On a cold but dry afternoon Ethiopia’s Sileshi Sihine and Kenyan Lydia Cheromei just missed the 15km Road Race World records in the 21st edition of the Zevenheuvelenloop.
Olympic 10,000 metres silver medallist Sihine clocked 41:38 on the hilly course missing the World record that Felix Limo set three years ago on the same course, by just nine seconds. Frustratingly, Sihine could have been faster had he not stopped just 150 metres before the finish thinking the race ended under a balloon bridge.
In the women’s race Cheromei's winning time of 47:02 was just five seconds short of Elena Meyer’s World record of 46:57 set thirteen years ago in Cape Town, South Africa.
For both races it was the fastest time of the year for the distance and the second fastest performance ever run.
Sihine’s race from the beginning
The 22 year-old Sihine was from the beginning at the head of a leading group of seven which formed directly after the start. However, it was Dutch 1500/3000 metres runner Ger-Jan Liefers who had the official pace-making job and he brought the group through 3km in 8:30 mins.
After Liefers had left the course Sihine pressed the pace and he passed the 5km point in 14:09 along with compatriot Tadesse Feyissa and Moses Mosop of Kenya - they were five seconds faster than Limo had been at that point of the race three years ago.
Of this leading three Feyissa was the first to fall back, and by 7km Sihine was alone.
Although the temperature was just over zero degrees, tens of thousand spectators were cheering the Ethiopian on the Zevenheuvelen road, the most picturesque but also most difficult part of the course.
Three years ago in his record race Limo had had the advantage of being shadowed by Haile Gebrselassie but today Sihine had to work away on his own.
He passed 10km in 27.56 just two seconds over Limo's intermediate time in 2001 but the difference then increased to five seconds before coming back to just four seconds by 14 kms. However, though Sihine was pressing in the final kilometre he could not close the gap, and because of his ‘early, false finish’, he lost probably another two or three seconds.
”I thought the finish was where I stopped but all of a sudden I heard people screaming, ‘go on, go on',” Sihine said afterwards. “I hope to come back here. I'm sure I can better the World record for 15kms here.”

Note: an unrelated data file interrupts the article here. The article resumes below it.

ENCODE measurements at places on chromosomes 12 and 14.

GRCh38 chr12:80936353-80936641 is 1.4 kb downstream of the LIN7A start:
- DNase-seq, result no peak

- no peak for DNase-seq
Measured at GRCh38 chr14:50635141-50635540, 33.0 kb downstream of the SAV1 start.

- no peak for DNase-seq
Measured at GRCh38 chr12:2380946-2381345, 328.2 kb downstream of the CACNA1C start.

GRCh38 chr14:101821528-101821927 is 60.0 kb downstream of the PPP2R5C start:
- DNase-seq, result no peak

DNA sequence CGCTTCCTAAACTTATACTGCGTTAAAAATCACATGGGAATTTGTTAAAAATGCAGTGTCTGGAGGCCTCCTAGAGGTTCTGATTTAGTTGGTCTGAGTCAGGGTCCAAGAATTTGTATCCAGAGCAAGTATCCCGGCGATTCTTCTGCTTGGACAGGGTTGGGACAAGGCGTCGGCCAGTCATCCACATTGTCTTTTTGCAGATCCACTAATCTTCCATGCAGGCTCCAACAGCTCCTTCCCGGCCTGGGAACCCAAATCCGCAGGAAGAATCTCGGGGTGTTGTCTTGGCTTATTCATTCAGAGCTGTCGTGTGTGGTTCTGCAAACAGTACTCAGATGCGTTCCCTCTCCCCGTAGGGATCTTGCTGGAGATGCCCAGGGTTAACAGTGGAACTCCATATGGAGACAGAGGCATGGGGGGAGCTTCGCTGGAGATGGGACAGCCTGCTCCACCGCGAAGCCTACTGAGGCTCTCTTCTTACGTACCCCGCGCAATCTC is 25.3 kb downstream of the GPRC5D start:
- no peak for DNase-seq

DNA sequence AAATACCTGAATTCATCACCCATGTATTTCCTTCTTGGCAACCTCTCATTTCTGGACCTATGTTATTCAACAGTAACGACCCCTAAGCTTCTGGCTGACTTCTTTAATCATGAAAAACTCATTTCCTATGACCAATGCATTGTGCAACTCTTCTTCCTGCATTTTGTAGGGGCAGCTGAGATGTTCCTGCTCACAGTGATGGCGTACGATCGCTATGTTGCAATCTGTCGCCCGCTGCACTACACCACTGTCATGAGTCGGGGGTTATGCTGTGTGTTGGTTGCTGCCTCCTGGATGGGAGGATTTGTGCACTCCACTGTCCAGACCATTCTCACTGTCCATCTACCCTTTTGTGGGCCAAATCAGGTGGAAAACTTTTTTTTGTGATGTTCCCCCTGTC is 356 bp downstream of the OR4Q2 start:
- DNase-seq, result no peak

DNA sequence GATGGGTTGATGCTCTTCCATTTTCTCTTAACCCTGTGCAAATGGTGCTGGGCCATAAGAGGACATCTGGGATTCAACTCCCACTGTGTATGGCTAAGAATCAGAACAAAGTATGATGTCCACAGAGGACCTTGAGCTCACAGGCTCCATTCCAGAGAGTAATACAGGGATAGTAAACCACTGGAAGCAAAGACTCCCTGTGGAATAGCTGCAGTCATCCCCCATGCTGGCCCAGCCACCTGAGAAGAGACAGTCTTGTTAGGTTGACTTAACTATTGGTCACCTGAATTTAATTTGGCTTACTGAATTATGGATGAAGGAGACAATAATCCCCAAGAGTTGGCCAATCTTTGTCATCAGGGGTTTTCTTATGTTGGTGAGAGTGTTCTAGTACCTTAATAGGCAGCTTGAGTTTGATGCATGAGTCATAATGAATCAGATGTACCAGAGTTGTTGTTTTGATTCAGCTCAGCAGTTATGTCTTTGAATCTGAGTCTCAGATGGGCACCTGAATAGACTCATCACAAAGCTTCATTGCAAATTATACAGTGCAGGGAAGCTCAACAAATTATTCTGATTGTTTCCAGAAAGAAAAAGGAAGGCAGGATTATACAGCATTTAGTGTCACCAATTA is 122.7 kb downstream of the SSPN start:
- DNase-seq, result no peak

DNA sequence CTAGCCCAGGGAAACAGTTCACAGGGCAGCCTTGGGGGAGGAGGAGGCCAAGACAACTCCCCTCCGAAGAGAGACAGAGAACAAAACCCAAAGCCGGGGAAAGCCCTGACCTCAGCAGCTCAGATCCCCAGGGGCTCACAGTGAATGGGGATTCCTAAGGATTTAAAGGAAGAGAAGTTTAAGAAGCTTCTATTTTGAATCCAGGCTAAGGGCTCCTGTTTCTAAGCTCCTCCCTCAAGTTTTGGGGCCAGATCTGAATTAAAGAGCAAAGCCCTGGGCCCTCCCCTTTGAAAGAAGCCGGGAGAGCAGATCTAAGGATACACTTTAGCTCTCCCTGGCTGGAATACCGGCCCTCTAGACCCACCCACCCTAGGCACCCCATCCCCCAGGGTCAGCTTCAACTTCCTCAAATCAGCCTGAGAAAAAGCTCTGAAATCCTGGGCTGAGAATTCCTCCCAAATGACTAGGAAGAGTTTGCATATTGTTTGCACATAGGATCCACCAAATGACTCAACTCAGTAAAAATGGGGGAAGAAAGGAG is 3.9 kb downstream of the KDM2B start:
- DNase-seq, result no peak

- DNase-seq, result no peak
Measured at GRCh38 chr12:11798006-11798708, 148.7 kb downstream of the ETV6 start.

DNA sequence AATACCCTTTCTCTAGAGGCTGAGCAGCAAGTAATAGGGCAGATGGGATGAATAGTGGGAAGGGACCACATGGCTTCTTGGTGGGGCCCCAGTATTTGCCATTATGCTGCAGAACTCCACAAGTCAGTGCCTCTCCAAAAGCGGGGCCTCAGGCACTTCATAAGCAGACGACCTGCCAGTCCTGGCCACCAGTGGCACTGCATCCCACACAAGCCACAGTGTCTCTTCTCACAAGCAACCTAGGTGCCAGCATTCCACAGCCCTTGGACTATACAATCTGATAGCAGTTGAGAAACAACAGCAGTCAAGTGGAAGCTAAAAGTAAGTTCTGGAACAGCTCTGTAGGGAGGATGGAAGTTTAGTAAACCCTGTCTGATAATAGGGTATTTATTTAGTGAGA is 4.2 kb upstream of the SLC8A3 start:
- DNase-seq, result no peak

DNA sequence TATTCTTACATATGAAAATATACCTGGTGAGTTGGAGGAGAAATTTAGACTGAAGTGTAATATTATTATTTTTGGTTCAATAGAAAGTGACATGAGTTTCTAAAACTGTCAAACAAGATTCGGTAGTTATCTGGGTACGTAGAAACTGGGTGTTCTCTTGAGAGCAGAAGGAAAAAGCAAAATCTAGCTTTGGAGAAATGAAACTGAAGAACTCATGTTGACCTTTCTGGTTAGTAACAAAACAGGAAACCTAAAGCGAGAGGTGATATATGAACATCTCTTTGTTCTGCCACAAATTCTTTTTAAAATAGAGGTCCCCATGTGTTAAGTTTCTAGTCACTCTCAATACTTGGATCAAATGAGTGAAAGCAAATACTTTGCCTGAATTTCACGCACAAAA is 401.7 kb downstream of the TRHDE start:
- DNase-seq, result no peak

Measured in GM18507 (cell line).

Cheromei - a class act
In the women's division of the race, Kenyan Lydia Cheromei, 27, who until this season had not raced for nearly three years due to problems in her private life, was a class of her own. She was 1:23 minutes ahead of Ethiopian Diribe Alemu.
Cheromei's return to the world's elite has been remarkable with a silver medal finish in the recent IAAF World Half Marathon Championships in New Delhi, India, in a personal best of 69:00. Also this summer she has won the Rotterdam Half Marathon in 69:13 (12 September).
Zevenheuvelenloop organiser Henk Stevens who had offered a bonus of 25,000 Euros for bettering the World records had a surprise for both winners - “It is a pity you both just missed the World record but you both ran the second fastest time ever. As an organization we have decided to offer a bonus of 7777 euros.''
Wim van Hemert for the IAAF
1. Sileshi Sihine (Eth) 41:38
(best time of 2004, second fastest ever)
2. Moses Mosop (Ken) 42:25
3. Tadesse Feyissa (Eth) 42:59
4. Meshack Sang (Ken) 43:18
5. Bernard Kipyego (Ken) 43:23
6. Francis Kibiwott (Ken) 43:34
7. Sammy Rongo (Ken) 43:49
8. Solomon Tsige (Eth) 44:03
9. Marco Gielen (Ned) 44:15
10. Sander Schutgens (Ned) 44:28
11. Jeroen van Damme (Ned) 44:35
12.Luc Krotwaar (Ned) 44:43
13. Koen Raymaekers (Ned) 45:08
14.Rik Ceulemans (Bel) 45:40
15. Jamal Baligha (Mor) 45:57
1. Lydia Cheromei (Ken) 47:02
(best time of 2004, second fastest ever)
2. Diribe Alemu (Eth) 48:25
3. Bizunesh Bekele (Eth) 49:13
4. Aniko Kalovics (Hun) 49:24
5. Mestewat Tufa (Eth) 50.45
6. Petra Kaminkova (Cze) 51:14
7. Magdeline Chemjor (Ken) 51:46
8. Kristijna Loonen (Ned) 52:38
9. Christine Chepkonga (Ken) 52:41
10. Miranda Boonstra (Ned) 52:43